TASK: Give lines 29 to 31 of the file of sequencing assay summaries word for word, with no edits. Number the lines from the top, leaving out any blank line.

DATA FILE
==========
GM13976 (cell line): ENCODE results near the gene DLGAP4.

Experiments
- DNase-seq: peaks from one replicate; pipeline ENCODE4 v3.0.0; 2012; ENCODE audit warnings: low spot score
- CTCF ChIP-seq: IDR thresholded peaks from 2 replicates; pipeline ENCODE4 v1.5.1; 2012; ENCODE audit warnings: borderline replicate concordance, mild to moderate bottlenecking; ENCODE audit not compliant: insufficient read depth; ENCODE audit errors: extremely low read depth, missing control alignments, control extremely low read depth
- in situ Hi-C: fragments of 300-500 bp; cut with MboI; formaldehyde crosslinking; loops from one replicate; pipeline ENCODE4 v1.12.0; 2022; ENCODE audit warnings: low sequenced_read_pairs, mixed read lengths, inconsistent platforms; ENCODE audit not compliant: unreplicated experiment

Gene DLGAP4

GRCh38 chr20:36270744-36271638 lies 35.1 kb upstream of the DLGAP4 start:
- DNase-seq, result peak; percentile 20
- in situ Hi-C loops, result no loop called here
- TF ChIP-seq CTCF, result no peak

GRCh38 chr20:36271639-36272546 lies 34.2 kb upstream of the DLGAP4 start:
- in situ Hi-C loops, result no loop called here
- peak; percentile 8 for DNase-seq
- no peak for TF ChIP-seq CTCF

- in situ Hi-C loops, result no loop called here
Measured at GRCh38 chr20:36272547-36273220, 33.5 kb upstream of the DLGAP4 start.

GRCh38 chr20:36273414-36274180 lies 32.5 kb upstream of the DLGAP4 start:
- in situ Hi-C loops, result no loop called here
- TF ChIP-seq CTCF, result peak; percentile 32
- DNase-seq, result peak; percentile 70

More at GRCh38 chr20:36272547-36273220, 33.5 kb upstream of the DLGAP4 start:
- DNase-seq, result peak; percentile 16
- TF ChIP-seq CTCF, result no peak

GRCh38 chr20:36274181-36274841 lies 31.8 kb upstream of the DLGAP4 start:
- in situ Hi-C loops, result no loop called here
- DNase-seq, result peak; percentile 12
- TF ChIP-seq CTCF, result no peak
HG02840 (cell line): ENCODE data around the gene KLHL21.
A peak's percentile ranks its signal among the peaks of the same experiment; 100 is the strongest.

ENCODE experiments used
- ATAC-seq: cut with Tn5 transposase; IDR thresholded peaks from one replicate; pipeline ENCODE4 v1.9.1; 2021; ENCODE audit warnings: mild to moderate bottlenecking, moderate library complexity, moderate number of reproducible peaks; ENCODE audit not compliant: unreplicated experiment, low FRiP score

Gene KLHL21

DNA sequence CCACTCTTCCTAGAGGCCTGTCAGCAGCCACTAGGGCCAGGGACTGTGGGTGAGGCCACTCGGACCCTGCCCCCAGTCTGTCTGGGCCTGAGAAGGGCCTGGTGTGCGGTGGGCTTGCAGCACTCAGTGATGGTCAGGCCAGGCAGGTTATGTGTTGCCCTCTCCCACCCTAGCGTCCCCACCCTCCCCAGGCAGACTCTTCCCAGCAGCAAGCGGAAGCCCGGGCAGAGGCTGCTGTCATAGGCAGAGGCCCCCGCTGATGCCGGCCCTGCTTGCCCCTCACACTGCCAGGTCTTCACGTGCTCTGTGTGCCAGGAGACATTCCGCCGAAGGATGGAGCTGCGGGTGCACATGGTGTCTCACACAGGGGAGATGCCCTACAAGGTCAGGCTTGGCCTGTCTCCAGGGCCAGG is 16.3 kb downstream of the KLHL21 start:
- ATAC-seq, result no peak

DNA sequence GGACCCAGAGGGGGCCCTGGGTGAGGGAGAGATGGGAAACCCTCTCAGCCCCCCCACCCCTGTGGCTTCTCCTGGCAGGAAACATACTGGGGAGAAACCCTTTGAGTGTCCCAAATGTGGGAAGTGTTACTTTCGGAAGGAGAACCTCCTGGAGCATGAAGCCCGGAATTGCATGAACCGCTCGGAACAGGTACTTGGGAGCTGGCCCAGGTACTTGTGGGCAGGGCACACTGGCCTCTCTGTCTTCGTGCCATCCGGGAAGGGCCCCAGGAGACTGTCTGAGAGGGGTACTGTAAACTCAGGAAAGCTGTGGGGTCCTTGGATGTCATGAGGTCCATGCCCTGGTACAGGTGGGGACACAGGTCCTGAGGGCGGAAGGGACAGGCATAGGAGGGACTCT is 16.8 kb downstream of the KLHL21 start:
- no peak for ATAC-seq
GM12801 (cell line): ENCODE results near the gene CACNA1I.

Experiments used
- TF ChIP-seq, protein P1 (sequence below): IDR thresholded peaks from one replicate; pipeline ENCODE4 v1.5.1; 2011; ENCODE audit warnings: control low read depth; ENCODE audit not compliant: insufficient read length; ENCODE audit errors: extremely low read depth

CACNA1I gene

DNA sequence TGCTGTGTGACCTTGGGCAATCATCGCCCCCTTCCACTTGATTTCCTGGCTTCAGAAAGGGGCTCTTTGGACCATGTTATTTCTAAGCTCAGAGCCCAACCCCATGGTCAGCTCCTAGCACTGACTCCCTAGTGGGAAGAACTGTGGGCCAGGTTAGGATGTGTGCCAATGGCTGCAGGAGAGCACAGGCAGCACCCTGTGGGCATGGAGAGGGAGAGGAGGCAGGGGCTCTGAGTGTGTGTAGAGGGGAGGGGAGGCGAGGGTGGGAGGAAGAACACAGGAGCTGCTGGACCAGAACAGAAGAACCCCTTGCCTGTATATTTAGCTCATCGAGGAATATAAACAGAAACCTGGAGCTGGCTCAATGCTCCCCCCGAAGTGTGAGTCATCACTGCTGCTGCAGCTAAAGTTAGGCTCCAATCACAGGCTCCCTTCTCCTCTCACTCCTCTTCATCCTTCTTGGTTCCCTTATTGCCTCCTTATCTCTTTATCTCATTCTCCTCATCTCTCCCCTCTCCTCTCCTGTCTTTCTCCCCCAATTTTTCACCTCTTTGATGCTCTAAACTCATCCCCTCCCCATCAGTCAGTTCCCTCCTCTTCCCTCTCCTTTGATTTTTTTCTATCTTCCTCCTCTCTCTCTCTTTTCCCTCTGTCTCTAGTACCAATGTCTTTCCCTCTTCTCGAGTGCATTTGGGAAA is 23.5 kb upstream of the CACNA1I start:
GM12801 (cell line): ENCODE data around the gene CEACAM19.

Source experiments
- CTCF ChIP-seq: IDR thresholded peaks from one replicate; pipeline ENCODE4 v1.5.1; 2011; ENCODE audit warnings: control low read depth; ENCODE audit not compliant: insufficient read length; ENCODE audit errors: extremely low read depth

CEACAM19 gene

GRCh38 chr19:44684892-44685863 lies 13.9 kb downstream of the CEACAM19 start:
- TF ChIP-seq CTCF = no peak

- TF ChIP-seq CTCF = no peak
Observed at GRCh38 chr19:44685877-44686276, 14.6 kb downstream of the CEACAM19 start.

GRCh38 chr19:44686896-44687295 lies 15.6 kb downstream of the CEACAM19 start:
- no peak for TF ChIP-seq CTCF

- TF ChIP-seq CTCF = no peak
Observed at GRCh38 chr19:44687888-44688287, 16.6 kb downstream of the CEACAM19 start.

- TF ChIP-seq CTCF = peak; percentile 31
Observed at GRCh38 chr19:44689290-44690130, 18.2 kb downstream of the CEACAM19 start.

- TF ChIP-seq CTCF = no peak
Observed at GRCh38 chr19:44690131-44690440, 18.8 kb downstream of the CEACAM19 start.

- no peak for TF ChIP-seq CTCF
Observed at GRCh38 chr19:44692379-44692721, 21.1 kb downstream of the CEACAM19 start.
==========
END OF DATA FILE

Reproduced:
A peak's percentile ranks its signal among the peaks of the same experiment; 100 is the strongest.

ENCODE experiments used
- ATAC-seq: cut with Tn5 transposase; IDR thresholded peaks from one replicate; pipeline ENCODE4 v1.9.1; 2021; ENCODE audit warnings: mild to moderate bottlenecking, moderate library complexity, moderate number of reproducible peaks; ENCODE audit not compliant: unreplicated experiment, low FRiP score